This Monday, the members of Shibolink, a group of mechina (gap-year leadership academy) students with and without disabilities, launched a national campaign for accessibility modification of intercity public transport. Information gathered by Shibolink members and revealed as part of the campaign shows that most mechina students with disabilities can’t get to mechina every week by public transport. Instead, they have to get there in some other way. Boarding most buses involves a high step up from the sidewalk and several more narrow stairs, which lead to another narrow passage on the way to the seats. Such buses also have no space marked off for guide dogs. Their public address systems often do not work or are unhelpful. Station names do not appear precisely on the display, and this makes it difficult for individuals with physical and sensory disabilities to find their way.
The students called upon Minister of Transport Bezalel Smotrich to improve accessibility of buses and stations on the way to the mechinot and nearby institutions that provide educational and social services. In a video shot for the campaign, mechina students talk about how hard it is for them to get to mechina every week by public transport and about the public importance of accessibility.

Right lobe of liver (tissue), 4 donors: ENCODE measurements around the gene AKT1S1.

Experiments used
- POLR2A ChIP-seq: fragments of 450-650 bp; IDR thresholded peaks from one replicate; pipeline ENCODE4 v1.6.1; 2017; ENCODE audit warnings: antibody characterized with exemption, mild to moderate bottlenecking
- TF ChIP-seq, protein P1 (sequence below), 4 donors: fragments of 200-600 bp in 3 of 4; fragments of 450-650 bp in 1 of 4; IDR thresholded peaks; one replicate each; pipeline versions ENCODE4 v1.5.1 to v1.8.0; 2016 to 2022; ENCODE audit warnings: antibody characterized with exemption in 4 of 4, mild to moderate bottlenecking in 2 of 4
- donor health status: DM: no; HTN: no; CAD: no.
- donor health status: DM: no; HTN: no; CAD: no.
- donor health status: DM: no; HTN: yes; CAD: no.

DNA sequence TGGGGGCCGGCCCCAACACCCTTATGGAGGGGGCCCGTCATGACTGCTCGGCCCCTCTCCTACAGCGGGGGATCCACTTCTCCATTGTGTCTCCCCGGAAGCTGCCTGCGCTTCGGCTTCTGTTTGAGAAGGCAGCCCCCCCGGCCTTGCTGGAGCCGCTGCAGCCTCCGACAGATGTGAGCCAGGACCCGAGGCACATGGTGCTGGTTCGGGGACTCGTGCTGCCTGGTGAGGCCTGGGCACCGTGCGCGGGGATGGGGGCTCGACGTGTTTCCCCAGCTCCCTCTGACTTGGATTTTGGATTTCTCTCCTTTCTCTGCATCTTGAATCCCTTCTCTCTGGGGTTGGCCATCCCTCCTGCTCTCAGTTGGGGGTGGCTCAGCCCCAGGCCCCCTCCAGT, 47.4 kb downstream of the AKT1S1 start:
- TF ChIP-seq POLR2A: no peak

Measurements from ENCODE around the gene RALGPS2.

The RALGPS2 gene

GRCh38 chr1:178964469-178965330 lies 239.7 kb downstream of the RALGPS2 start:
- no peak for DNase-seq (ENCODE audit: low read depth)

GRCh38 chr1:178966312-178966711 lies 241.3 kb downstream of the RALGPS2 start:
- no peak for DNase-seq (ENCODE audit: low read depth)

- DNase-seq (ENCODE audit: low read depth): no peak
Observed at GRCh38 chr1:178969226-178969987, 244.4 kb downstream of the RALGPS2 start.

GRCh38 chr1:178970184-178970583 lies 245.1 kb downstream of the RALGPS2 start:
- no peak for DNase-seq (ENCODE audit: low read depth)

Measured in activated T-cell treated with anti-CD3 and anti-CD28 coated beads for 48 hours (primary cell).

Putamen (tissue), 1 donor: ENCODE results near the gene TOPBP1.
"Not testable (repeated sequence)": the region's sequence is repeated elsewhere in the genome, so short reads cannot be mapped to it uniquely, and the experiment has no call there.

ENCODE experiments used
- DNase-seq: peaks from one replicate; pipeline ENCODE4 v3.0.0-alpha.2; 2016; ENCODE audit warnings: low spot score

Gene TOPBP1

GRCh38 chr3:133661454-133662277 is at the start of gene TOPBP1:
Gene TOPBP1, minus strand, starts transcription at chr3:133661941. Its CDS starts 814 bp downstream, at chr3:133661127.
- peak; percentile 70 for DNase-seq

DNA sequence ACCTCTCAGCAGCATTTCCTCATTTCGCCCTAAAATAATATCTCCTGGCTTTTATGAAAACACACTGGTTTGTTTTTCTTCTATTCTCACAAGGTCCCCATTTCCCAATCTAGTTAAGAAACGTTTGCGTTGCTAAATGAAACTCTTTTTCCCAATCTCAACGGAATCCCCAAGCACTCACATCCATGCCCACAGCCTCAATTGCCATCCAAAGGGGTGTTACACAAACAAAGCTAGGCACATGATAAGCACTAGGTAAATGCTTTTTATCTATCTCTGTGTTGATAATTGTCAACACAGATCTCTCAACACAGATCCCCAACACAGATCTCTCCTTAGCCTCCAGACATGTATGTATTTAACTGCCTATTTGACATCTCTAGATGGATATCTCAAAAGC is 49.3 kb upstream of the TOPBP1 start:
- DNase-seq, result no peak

In a letter to the minister of transport, the students of Shibolink propose that 10 intercity bus lines for which there are no alternative train routes be made accessible immediately. The four regions served by these 10 lines—Chof HaCarmel, Shapir, Yoav, and the Jezreel Valley—are home to 11 mechinot and other educational institutions that mainstream individuals with disabilities. According to the students’ proposal, the upgrade requires a one-time investment of NIS 6 million (equivalent to 0.03% of the annual budget of the Ministry of Transport). In the same letter, the students also urge the minister to enshrine complete accessibility of intercity public transport in appropriate laws and regulations and to allocate for this purpose an additional NIS 325 million per year over 12 years, representing just 1.6% of the budget of the Ministry of Transport.
The Shibolink leadership group is a collaborative effort of Shibolim, the program for mechina attendance among young people with disabilities, and Link 20, the Ruderman Family Foundation’s national network of young people with and without disabilities. The program is for students at mechinot participating in Shibolim.